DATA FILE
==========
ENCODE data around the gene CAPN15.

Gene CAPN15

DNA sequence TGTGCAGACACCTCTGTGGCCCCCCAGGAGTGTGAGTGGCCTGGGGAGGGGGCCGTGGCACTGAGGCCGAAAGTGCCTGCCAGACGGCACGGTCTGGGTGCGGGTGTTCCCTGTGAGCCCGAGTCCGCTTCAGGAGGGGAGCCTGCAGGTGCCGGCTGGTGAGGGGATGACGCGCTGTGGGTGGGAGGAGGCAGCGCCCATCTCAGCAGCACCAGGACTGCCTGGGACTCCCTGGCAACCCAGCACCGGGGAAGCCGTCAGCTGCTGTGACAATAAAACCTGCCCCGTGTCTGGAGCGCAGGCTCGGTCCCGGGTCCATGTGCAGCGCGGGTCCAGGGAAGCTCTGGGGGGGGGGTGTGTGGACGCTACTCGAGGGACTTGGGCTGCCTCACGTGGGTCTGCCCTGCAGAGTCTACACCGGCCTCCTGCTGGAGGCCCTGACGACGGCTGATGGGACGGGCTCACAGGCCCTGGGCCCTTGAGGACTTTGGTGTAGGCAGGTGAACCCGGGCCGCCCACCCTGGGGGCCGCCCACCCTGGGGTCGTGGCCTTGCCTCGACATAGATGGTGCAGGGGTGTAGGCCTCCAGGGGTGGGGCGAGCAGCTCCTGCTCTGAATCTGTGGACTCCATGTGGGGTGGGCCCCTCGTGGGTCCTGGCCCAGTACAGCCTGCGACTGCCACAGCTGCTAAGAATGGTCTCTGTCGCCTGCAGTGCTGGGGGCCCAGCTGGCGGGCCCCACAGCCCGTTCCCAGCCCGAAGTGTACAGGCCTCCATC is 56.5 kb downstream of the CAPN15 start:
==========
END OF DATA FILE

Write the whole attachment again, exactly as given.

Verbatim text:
ENCODE data around the gene CAPN15.

Gene CAPN15

DNA sequence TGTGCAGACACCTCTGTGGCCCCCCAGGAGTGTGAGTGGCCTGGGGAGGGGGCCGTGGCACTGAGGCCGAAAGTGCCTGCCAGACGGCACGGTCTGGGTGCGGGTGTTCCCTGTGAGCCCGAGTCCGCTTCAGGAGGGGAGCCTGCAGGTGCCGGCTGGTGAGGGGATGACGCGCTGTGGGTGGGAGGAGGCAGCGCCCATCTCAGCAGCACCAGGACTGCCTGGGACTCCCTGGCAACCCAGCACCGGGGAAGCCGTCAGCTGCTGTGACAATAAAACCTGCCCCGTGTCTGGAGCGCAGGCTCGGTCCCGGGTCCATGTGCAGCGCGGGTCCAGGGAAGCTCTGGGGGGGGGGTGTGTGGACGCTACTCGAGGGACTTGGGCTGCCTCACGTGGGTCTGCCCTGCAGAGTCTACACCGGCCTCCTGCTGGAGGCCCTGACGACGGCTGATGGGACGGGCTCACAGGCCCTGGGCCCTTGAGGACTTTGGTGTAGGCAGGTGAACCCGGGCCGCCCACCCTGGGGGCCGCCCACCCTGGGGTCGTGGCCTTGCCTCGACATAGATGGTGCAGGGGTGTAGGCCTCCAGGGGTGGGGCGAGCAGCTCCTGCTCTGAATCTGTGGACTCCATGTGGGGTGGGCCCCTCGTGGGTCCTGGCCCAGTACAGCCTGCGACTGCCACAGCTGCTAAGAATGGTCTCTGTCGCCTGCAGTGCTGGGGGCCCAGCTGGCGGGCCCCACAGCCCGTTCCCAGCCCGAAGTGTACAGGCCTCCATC is 56.5 kb downstream of the CAPN15 start: